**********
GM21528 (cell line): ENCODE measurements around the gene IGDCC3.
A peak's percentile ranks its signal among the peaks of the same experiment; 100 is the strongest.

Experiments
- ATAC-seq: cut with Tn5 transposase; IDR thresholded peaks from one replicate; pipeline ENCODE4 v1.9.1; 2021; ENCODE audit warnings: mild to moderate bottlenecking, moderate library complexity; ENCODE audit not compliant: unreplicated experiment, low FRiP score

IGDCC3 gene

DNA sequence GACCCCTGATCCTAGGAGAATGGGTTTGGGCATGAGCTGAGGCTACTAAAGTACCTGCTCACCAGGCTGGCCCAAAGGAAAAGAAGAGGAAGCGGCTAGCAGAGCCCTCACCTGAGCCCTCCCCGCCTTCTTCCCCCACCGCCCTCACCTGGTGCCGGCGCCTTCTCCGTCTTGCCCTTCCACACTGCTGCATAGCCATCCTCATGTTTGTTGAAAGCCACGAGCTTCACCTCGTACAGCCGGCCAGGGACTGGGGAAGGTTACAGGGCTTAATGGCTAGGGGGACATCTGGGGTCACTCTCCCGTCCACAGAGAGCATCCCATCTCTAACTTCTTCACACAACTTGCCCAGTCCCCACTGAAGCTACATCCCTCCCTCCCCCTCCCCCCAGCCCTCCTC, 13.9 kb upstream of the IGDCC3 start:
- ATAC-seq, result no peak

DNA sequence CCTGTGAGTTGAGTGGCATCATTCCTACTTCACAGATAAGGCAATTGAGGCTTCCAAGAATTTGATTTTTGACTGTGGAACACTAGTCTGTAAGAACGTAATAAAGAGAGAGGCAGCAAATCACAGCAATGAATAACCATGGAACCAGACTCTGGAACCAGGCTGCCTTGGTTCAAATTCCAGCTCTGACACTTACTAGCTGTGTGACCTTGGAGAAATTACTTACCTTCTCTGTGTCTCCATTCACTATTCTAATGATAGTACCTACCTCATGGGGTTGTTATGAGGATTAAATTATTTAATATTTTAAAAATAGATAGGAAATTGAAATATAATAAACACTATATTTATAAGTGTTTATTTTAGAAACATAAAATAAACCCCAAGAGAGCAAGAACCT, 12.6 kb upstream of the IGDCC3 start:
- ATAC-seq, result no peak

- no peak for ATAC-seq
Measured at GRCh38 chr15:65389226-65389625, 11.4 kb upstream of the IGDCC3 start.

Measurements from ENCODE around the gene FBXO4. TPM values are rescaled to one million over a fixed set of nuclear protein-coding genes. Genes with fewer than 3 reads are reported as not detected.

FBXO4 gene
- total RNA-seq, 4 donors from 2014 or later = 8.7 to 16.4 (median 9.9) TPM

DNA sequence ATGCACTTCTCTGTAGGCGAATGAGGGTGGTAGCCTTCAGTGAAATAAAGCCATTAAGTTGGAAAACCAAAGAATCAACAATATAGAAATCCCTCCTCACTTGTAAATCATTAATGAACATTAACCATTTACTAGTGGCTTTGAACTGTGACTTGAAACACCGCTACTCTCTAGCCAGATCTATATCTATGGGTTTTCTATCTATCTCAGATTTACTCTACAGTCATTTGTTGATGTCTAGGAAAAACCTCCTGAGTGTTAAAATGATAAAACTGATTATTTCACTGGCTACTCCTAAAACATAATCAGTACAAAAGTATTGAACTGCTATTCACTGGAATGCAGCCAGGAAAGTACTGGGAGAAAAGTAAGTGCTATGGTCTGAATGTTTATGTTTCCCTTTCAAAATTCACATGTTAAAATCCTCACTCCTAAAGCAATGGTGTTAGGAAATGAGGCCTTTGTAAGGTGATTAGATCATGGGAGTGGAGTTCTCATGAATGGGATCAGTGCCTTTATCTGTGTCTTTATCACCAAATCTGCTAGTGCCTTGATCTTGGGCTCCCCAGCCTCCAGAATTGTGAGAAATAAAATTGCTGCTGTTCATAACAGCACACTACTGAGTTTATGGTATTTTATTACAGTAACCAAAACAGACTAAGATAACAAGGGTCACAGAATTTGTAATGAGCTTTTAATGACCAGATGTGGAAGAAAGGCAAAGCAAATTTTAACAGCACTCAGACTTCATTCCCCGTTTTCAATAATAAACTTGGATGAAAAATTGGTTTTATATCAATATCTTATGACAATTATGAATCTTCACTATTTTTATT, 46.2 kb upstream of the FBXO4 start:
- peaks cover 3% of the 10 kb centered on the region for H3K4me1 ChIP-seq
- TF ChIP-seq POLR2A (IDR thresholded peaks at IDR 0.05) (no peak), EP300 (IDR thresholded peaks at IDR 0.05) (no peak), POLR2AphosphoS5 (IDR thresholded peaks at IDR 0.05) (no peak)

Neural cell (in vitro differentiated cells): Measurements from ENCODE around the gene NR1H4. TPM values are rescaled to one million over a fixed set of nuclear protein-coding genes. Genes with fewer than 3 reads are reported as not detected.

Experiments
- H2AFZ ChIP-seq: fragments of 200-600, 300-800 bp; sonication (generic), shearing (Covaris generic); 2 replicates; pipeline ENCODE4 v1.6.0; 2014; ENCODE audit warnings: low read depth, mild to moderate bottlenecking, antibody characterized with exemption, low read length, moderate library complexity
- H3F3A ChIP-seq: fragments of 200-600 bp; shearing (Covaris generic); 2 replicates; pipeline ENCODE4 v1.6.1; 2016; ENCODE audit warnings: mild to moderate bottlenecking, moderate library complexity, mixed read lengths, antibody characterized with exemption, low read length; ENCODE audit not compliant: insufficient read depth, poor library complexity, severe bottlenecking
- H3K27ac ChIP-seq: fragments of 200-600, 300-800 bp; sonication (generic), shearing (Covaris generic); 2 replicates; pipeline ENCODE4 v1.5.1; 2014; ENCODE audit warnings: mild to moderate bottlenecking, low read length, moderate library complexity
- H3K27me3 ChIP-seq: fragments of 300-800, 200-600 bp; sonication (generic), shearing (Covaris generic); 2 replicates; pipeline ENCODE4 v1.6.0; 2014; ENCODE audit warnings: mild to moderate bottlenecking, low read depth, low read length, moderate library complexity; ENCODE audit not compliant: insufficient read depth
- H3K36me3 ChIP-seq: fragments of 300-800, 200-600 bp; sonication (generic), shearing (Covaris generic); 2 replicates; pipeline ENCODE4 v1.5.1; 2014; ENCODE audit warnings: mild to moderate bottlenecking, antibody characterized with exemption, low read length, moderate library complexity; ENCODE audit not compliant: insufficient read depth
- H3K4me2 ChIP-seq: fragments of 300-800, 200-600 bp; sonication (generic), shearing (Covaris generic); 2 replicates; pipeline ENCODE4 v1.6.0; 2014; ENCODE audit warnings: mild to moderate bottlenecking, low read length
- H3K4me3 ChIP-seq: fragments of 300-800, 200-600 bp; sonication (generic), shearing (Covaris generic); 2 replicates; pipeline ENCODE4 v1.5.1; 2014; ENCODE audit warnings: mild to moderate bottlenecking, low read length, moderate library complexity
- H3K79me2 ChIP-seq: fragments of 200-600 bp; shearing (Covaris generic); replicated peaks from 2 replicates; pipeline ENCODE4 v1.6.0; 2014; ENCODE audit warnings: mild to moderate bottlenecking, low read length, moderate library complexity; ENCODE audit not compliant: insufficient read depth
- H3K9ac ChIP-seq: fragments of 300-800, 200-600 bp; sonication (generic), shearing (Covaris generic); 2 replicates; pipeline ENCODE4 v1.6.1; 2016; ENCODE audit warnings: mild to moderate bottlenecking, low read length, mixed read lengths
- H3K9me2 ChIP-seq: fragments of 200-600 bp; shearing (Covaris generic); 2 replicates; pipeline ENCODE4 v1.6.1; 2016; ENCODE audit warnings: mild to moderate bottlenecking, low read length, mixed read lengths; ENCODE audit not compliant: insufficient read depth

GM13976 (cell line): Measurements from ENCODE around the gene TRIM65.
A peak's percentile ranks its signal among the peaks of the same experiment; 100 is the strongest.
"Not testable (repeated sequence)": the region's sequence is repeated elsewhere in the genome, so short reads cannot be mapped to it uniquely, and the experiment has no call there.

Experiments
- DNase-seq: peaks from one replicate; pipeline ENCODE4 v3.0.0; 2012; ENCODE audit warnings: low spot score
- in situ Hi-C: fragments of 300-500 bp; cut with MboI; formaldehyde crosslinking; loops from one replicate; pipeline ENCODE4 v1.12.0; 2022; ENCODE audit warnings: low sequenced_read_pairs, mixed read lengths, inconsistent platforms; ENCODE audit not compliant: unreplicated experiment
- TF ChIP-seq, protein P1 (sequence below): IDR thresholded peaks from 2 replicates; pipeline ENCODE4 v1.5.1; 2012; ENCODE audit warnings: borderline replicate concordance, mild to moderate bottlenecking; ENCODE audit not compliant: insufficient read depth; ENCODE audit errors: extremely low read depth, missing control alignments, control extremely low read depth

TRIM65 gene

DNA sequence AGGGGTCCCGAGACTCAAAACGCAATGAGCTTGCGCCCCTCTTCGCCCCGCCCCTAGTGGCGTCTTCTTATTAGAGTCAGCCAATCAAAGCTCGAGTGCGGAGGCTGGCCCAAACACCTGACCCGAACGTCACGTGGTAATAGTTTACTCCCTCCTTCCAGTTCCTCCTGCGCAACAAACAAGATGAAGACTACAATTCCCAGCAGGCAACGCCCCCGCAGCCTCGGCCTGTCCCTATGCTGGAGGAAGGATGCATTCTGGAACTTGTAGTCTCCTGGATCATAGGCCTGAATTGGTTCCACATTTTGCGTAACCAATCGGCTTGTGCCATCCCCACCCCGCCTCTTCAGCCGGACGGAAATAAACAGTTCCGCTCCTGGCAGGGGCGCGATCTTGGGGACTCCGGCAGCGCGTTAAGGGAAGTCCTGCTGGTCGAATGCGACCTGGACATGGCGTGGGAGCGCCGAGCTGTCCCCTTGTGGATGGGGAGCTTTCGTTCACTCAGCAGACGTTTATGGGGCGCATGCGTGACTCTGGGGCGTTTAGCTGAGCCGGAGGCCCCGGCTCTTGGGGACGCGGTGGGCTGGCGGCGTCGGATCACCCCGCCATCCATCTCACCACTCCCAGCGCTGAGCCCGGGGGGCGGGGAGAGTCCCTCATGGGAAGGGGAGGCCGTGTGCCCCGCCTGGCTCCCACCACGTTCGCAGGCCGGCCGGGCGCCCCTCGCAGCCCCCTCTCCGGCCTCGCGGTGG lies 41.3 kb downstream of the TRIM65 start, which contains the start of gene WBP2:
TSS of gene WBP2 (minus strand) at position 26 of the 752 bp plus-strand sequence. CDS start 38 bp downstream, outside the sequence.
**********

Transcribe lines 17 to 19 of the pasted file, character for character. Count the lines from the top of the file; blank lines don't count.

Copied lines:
- TF ChIP-seq POLR2A (IDR thresholded peaks at IDR 0.05) (no peak), EP300 (IDR thresholded peaks at IDR 0.05) (no peak), POLR2AphosphoS5 (IDR thresholded peaks at IDR 0.05) (no peak)

Neural cell (in vitro differentiated cells): Measurements from ENCODE around the gene NR1H4. TPM values are rescaled to one million over a fixed set of nuclear protein-coding genes. Genes with fewer than 3 reads are reported as not detected.

Experiments